A network of interdisciplinary scholars studying past climate change
Panels of interest to historical climatologists include:
-“East Meets West: Middle Eastern Environments and Western Eyes” (Panel 4-E), chaired by Sam White of Oberlin College. Paper presentations will be “East, West, and American Conversationism” by David Schorr of Tel Aviv University; “The Science of Sand: The East in Nineteenth Century European Climatology” by Philipp Lehmann of Harvard University; and “Getting the Goat: Disturbing Creatures and Attempts to Change the East” by Tamar Novick of Univeristy of Pennsylvania.
-“Desert Debates: Geology, Climate Change, and Environmental Engineering in the Nineteenth Century” (Panel 6-G), chaired by Kristine C. Halper of Florida State University. Paper presentations will be “Mapping the Desert Sublime “by Erik Altenbernd of UC Irvine, “Debating Climate Change in Nineteenth Century America” by Lawrence Culver of Utah State University and the Rachel Carson Center for Environment and Society, and “The Threat of the Desert: European Debates on Climate Change in the late Nineteenth Century” by Philipp Lehmann of Harvard University.
-“Early Modern Waterways, Economies and States Under Climatic Stress of the Maunder Minimum ca. 1670-1730” (Panel 9-J), chaired by Richard Hoffmann of York University. Paper presentations will be “Colonial Cataclysms: Hydrological Responses to Climate Change and Land Use in two Major Basins in Central Mexico, 1680-1780” by Bradley Skopyk of Universidad Autónoma de México, “Sandbars, Ice Floes and Rebels on Horseback: How the Changing Danube Shape Early Modern Warfare” by Verena Winiwarter of Alpen-Adria-Universität Klagenfurt-Graz-Wien, and “Water, Weather and Transportation in the Dutch Republic 1650-1750” by Dagomar Degroot of York University.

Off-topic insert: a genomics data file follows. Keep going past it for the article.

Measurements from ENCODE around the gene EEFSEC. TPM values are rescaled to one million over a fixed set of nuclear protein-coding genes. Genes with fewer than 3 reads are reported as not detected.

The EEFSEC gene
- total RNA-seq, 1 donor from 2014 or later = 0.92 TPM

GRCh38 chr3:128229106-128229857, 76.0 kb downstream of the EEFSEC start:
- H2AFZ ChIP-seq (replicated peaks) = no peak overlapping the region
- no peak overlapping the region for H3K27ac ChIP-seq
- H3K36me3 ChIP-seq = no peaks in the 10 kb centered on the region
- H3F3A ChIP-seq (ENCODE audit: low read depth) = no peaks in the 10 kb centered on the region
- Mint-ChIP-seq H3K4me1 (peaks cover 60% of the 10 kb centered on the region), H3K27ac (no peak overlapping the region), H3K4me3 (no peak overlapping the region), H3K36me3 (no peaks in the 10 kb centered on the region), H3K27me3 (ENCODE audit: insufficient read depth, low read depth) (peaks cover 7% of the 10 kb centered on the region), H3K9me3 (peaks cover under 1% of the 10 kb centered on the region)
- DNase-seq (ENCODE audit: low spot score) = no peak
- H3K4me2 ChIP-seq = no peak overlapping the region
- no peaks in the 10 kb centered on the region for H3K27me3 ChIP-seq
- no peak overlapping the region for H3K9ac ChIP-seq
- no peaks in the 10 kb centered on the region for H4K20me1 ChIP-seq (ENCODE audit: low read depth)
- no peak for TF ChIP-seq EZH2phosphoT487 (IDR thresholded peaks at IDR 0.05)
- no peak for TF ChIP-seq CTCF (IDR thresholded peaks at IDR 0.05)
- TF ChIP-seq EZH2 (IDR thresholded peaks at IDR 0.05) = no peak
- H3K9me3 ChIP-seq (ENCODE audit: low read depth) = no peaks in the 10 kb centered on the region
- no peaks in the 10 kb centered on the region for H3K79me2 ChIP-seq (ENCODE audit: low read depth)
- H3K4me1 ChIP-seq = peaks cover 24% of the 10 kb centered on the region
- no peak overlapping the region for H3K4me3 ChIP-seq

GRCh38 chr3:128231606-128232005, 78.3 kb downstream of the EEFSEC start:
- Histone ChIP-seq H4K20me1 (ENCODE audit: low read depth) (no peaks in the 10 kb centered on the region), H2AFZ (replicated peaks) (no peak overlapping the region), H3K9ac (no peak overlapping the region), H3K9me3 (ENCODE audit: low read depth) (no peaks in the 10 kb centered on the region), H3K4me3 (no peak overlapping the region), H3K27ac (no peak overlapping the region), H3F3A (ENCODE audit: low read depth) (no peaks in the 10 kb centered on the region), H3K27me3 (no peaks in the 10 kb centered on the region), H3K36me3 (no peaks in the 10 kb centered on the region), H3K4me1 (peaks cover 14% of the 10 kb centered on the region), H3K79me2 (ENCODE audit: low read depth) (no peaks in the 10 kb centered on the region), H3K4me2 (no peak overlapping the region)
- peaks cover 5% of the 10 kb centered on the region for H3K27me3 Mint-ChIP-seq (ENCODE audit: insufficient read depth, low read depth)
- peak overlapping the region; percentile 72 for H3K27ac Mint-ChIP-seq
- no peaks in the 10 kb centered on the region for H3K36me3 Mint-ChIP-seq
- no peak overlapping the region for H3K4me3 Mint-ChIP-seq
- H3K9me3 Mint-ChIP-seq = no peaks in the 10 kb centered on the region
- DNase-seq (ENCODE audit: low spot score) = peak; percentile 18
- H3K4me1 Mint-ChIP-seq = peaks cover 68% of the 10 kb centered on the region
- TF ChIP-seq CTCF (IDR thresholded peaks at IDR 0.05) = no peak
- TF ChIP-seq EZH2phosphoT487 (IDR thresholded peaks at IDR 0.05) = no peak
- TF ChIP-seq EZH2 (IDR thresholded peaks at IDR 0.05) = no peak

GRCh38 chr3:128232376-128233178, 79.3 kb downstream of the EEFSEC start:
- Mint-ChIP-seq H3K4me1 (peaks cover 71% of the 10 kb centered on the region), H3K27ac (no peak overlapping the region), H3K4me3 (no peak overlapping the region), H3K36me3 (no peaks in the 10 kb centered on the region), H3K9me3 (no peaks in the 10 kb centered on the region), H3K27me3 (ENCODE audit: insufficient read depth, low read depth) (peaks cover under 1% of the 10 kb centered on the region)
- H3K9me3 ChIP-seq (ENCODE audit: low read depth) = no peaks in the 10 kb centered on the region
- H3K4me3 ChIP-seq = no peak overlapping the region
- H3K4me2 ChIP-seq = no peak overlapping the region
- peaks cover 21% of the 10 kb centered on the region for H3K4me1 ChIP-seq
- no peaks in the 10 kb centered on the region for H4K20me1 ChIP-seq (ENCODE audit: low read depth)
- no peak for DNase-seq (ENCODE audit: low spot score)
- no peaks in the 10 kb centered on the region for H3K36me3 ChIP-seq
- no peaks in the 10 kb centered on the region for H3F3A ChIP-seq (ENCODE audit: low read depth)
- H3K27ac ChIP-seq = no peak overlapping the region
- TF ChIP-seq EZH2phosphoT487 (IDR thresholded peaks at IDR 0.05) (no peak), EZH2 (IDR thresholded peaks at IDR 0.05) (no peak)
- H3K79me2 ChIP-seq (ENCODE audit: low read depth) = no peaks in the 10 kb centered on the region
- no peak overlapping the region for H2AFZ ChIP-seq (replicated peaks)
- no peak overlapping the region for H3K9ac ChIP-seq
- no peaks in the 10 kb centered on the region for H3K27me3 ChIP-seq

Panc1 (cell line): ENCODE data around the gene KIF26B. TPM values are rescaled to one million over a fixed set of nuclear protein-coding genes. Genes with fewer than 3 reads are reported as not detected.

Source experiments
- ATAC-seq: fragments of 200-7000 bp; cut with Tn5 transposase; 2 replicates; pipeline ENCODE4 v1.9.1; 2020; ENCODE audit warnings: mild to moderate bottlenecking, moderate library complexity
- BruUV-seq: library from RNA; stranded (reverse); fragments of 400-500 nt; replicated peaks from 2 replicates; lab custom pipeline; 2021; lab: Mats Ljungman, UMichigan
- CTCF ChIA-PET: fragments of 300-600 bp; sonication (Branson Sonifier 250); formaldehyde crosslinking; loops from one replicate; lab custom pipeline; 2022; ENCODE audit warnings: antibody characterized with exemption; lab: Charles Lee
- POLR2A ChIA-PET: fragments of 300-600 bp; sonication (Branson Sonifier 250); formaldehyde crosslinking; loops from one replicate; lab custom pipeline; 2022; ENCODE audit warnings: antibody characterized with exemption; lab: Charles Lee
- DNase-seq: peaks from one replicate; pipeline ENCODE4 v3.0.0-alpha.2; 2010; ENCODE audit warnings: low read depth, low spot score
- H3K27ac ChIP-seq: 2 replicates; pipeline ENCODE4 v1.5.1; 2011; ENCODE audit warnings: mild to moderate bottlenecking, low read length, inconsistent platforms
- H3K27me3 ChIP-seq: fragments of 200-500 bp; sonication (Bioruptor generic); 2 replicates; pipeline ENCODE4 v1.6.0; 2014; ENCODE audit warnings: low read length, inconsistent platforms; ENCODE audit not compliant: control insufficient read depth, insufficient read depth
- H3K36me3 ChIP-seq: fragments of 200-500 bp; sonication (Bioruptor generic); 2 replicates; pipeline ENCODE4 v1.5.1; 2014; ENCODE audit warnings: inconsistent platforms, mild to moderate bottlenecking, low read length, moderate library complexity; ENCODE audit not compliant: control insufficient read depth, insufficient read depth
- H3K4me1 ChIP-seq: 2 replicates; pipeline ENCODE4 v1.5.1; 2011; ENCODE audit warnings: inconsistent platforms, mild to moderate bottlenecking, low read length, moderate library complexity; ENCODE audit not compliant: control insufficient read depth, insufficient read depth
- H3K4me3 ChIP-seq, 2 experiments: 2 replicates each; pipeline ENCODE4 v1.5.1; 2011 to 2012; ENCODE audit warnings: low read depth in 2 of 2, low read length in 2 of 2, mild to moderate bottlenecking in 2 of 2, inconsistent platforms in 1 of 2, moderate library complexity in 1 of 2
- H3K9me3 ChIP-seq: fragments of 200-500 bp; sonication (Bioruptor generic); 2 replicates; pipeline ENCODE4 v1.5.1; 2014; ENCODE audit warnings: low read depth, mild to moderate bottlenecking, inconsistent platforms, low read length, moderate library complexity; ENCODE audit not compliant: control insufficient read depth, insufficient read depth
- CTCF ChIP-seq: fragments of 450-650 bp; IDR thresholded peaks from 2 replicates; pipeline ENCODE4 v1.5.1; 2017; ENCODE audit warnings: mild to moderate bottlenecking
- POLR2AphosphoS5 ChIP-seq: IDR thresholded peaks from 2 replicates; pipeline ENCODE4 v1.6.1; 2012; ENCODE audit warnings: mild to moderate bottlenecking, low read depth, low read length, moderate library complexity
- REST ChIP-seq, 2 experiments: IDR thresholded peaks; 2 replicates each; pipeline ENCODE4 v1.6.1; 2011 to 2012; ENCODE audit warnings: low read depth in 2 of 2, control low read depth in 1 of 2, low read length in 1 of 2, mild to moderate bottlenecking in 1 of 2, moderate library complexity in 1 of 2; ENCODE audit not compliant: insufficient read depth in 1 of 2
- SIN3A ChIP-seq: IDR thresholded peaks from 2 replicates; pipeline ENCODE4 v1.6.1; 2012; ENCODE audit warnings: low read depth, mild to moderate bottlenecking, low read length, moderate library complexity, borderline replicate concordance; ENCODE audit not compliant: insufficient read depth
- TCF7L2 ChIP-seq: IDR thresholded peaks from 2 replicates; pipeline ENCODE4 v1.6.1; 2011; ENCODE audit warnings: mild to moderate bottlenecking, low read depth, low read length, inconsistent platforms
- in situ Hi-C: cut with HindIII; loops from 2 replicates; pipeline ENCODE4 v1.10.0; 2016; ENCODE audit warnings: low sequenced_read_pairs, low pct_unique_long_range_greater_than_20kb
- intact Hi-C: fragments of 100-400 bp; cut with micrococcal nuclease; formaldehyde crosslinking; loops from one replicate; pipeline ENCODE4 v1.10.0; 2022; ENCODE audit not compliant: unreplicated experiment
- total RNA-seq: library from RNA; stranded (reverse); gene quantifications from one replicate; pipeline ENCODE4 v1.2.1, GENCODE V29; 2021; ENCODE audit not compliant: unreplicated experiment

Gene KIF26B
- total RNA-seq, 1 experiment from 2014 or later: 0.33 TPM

There will also be climate-related papers in other panels, including:
-“Science and Sustainability” (1-G), including Ronald Doel of Florida State University, “Climate Change as National Security Risk: How Cold War Concerns Influenced the Environmental Sciences”;
-“New Perspectives on American Agricultures” (Panel 6-H), chaired by Boyd Cothran of York University, with the paper “Landscapes of Time: Track Seasonal and Climatic Change in Agriculture, 1790-1860” by Emily Pawley of Dickinson University; and
-“Genealogies of Risk: Perspectives on the Construction of Environmental Risk in North America, Europe and Asia” (Panel 7-F) chaired by Sam Temple of the University of Oklahoma, with “Changes in the Air: Climatic Engineering and Environmental Risk in Nineteenth Century France and French Empire” by Sam Temple of the University of Oklahoma.
Sverker Sorlin and Liza Piper will also speak on Canada and the Arctic at the pre-conference workshop, Wednesday 1:45-2:45.
We will hold another climate history breakfast on the morning of Thursday, April 4. This will also serve as the next meeting for the Climate History Network, to discuss new ideas and projects.
For more information, see the conference website at: http://aseh.net/conference-workshops/toronto-conference-2013 Registration is currently open online. Don’t forget to sign up for our breakfast meeting!